Black Cat Cabaret’s mistress of ceremonies, Frisky (Laura Corcoran) introduces her children of the night through pop melodies reworked as rich, filthy jazz.
The atmosphere is more back streets of Montmartre than Baz Luhrmann’s Moulin Rouge – Frisky’s voice drips with sequinned sleaze. The Knaves (Nicolas Jelmoni and LJ Marles) delight with their gymnastic, high leaping comic routines. Their characterisation is bang on, cavorting acrobatic rascals in patched trousers who might pick your pocket or steal your heart.
There are moments of enchantment from the rest of the cast but the Parisian bohemian spirit is quickly dispensed with. Without that coherent refrain, there is little to distinguish Sean Kempton’s direction from other circus cabaret showcases despite the artistry of the performers.
Charlotte O’Sullivan’s poise during a pair acro-dance routine is a perfect ten. Hayley Harvey-Gomez’s bacchanalian priestess fire-eating burlesque will have queues round the block to be sacrificed at her altar. Yet, they don’t belong to the poetic world of free-flowing absinthe and dreams Frisky promised.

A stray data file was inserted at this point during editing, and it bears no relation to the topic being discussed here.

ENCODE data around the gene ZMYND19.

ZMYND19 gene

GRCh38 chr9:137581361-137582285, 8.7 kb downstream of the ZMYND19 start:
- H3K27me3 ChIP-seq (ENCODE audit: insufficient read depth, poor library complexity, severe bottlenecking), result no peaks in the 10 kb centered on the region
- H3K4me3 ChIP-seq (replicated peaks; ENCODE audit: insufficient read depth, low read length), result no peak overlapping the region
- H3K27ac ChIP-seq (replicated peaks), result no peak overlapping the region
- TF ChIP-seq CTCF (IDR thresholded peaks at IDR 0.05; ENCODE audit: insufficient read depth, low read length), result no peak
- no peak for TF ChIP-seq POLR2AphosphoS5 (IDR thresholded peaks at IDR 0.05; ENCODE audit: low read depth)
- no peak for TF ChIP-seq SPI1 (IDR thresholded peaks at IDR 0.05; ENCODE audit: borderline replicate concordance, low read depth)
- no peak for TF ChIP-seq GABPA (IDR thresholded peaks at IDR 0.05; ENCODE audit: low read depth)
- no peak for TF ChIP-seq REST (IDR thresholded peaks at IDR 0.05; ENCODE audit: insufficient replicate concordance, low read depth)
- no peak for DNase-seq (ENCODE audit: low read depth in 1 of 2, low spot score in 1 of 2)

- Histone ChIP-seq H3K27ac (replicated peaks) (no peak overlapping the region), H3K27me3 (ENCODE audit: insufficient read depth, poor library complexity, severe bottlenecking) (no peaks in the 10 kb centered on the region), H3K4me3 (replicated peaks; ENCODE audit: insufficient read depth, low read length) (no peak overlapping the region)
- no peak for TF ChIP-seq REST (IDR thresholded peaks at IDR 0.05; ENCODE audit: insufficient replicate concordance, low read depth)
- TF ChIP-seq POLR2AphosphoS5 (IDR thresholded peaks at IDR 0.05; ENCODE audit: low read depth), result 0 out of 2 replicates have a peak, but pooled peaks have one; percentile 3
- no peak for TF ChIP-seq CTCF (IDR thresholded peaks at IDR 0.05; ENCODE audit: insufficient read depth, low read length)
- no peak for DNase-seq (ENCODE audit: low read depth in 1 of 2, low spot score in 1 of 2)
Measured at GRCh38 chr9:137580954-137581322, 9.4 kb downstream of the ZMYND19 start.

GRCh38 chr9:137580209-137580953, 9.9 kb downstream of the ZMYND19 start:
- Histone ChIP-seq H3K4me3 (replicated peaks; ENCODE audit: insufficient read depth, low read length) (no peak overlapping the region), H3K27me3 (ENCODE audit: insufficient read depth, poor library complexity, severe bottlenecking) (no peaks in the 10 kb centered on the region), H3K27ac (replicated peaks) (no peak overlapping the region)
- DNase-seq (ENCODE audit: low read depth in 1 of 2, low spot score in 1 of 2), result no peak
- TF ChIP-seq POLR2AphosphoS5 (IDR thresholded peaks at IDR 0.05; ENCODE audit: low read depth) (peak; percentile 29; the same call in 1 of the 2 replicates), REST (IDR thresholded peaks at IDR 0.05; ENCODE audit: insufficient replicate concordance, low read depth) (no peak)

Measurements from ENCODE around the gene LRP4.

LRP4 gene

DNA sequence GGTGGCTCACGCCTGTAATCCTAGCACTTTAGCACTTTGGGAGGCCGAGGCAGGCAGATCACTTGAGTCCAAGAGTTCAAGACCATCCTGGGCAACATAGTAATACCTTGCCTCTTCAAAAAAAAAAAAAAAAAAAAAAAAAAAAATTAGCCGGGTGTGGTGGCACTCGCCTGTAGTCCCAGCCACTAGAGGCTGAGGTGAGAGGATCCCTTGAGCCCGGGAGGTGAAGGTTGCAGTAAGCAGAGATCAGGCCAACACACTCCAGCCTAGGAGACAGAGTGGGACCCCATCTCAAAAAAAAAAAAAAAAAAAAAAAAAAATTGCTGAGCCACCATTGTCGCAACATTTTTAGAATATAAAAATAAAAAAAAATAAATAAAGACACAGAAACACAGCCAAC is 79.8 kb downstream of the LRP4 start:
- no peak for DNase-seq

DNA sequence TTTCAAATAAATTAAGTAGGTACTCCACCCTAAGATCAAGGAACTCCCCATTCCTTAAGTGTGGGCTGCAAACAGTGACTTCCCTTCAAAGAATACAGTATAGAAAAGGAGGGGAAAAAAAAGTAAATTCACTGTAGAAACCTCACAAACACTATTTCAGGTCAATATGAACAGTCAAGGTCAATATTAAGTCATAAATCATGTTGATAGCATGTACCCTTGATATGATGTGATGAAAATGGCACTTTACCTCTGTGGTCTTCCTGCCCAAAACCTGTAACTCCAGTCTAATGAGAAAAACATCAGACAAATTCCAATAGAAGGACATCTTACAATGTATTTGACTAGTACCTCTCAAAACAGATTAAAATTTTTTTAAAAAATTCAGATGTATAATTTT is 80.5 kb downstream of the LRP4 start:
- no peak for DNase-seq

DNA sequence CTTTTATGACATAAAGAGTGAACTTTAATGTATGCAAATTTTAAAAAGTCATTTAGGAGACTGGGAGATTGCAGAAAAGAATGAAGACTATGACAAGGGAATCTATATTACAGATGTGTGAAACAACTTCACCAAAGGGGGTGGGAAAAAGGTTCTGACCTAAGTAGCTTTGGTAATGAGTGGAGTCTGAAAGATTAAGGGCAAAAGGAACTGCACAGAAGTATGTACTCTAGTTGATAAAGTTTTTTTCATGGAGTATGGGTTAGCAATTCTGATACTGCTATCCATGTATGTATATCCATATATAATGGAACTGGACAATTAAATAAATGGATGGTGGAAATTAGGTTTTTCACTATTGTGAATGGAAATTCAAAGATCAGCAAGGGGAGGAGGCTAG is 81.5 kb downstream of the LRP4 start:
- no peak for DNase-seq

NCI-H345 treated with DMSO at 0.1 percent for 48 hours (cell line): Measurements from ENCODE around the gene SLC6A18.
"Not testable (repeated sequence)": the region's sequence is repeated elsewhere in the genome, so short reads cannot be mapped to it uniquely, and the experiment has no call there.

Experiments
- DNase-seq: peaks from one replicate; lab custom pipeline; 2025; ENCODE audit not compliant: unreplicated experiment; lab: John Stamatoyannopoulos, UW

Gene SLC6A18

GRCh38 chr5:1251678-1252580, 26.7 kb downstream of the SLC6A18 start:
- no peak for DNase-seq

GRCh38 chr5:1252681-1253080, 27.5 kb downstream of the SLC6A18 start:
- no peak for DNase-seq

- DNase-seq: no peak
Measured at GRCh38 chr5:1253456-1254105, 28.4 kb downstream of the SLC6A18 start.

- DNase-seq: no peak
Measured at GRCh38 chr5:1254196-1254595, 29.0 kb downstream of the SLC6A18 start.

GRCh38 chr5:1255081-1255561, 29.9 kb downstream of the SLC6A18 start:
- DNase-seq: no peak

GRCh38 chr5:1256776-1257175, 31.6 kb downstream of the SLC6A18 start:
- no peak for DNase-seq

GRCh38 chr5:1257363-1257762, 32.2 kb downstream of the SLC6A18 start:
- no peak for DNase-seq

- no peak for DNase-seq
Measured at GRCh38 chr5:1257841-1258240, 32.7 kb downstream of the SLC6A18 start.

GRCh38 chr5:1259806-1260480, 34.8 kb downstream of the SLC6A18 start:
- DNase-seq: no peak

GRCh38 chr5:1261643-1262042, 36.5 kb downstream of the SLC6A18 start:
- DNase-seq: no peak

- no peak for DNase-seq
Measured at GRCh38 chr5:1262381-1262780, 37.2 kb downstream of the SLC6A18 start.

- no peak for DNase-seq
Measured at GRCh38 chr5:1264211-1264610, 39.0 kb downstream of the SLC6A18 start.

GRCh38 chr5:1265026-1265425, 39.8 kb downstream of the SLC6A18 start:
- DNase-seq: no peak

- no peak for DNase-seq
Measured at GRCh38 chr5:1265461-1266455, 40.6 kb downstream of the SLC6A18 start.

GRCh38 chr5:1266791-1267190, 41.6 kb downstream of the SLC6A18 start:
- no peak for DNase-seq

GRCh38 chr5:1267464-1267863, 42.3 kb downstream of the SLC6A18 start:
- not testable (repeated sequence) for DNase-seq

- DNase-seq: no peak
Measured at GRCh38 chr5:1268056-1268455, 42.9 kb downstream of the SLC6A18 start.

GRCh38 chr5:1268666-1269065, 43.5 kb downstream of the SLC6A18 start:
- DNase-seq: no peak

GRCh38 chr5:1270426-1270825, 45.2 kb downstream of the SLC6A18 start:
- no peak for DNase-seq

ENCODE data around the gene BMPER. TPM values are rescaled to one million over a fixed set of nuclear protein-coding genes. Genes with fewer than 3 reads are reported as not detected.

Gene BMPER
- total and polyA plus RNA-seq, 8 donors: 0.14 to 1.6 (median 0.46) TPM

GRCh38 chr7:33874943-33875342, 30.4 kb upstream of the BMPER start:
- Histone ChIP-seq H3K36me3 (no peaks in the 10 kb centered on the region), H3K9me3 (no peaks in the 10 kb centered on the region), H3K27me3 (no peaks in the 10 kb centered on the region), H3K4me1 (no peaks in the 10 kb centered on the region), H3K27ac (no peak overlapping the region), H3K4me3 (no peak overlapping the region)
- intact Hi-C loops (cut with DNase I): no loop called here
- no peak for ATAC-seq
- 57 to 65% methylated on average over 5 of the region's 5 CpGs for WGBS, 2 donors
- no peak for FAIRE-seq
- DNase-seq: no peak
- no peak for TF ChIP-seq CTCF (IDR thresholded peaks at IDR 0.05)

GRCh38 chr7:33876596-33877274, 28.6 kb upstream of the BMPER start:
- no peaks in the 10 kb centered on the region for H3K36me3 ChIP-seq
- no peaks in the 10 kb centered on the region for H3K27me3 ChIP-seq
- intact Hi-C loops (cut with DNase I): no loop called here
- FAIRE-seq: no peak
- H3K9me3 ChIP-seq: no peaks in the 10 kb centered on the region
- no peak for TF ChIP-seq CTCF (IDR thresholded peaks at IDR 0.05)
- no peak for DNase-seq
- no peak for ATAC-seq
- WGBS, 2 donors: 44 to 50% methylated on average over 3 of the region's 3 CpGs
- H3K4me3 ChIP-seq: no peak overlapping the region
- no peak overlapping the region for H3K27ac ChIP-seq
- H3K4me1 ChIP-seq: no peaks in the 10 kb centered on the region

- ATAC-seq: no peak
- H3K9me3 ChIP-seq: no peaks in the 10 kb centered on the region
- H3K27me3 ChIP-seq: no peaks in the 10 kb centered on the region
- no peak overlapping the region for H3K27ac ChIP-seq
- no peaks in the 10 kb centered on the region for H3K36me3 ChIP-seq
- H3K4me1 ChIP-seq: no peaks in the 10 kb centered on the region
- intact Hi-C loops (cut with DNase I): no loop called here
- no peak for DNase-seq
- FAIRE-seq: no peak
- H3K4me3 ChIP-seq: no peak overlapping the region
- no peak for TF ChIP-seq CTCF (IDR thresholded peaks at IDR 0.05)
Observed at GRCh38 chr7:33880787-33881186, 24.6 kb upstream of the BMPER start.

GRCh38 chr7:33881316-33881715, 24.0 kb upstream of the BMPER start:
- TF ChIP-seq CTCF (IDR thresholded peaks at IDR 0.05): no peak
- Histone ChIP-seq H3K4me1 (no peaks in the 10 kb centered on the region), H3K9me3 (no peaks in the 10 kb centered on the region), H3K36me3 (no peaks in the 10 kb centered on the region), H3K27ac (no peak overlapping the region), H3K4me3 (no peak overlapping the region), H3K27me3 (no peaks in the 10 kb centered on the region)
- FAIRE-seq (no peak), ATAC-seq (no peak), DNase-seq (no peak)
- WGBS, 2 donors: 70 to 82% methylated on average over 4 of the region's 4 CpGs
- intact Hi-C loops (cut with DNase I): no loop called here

Circus is a risky business. The crowd are so fired up by the tumbling entrance of Leon Fagbemi, ‘The Maestro’ they assume his walking off-stage is a deliberate suspense builder. Sadly, a dodgy landing see’s not only Fagbemi immediate exit but the rest of Black Cat Cabaret having to significantly re-choreograph the show on the fly. It’s testament to the performers’ skill and solidarity that it’s an almost seamless recovery. The question is how much the individual acts customised their routines to blend into Bohemia in the first place.